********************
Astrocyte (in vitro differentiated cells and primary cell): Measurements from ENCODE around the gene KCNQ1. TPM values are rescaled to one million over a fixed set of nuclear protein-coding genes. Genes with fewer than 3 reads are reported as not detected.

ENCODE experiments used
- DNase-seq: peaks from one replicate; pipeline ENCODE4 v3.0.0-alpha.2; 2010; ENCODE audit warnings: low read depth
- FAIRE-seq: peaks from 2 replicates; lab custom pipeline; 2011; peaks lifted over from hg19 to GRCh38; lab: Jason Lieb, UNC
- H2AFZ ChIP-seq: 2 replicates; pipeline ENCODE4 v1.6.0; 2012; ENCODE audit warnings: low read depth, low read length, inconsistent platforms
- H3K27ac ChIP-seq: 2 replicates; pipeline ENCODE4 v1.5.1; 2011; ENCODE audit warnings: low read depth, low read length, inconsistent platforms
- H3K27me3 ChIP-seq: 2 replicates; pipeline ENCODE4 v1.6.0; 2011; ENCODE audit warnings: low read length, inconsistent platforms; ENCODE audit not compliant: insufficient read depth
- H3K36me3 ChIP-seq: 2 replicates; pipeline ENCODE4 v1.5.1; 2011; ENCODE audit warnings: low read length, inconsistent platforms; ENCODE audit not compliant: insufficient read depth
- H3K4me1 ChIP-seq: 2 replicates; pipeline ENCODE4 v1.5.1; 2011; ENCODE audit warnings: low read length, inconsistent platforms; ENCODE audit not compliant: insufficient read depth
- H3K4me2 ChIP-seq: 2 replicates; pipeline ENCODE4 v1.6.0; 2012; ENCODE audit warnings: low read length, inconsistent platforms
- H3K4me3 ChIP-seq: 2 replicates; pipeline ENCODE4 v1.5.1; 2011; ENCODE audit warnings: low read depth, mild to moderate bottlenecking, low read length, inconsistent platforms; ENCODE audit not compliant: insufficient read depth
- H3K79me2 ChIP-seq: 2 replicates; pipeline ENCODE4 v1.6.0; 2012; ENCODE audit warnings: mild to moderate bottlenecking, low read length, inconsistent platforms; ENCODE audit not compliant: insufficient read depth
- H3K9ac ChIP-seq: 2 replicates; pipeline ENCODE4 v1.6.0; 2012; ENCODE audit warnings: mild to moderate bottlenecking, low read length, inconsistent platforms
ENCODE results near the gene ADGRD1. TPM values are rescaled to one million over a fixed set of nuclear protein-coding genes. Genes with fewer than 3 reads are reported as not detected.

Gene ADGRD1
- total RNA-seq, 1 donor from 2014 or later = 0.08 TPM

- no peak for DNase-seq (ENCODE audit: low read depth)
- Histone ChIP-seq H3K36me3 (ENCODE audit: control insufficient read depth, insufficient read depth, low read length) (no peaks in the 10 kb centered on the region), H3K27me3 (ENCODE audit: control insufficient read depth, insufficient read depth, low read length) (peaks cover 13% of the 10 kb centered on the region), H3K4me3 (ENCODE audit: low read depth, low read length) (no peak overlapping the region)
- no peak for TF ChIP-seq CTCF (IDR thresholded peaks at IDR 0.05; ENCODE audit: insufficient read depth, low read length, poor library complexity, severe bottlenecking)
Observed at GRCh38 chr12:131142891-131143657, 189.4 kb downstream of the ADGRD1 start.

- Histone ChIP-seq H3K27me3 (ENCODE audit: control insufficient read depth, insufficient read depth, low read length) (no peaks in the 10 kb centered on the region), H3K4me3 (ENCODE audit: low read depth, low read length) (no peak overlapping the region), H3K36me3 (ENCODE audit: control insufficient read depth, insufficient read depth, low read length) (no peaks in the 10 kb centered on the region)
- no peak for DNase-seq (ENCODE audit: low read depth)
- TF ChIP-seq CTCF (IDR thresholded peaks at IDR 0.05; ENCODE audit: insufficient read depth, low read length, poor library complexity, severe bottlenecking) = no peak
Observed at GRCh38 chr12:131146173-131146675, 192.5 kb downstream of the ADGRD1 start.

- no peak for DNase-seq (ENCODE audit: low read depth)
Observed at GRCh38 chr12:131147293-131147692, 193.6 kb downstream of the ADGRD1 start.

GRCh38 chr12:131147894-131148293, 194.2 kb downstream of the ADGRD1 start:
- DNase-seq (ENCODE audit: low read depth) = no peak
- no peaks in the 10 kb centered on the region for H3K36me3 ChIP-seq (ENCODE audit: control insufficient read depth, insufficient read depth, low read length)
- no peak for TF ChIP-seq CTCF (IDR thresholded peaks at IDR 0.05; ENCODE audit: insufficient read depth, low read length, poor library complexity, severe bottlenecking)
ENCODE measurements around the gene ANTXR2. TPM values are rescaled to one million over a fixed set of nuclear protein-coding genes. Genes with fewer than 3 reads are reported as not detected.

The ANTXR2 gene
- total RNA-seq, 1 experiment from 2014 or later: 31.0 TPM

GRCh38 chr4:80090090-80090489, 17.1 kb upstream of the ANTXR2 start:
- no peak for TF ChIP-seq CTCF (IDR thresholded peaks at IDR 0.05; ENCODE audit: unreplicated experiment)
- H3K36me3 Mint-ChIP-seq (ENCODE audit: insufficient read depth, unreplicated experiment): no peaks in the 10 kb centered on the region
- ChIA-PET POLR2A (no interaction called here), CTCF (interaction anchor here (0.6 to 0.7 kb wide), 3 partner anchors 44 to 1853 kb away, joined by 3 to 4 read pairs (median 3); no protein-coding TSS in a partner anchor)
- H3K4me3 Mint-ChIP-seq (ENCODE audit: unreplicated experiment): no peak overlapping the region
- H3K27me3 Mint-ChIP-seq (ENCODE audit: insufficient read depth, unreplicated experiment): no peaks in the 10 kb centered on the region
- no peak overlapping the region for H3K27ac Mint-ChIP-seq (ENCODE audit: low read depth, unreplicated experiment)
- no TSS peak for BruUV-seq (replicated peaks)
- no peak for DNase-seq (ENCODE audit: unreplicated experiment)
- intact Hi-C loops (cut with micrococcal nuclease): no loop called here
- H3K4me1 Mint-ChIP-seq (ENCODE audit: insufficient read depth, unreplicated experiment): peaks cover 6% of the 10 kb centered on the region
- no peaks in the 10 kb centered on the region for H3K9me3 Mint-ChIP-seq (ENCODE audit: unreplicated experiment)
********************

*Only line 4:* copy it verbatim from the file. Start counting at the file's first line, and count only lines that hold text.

- FAIRE-seq: peaks from 2 replicates; lab custom pipeline; 2011; peaks lifted over from hg19 to GRCh38; lab: Jason Lieb, UNC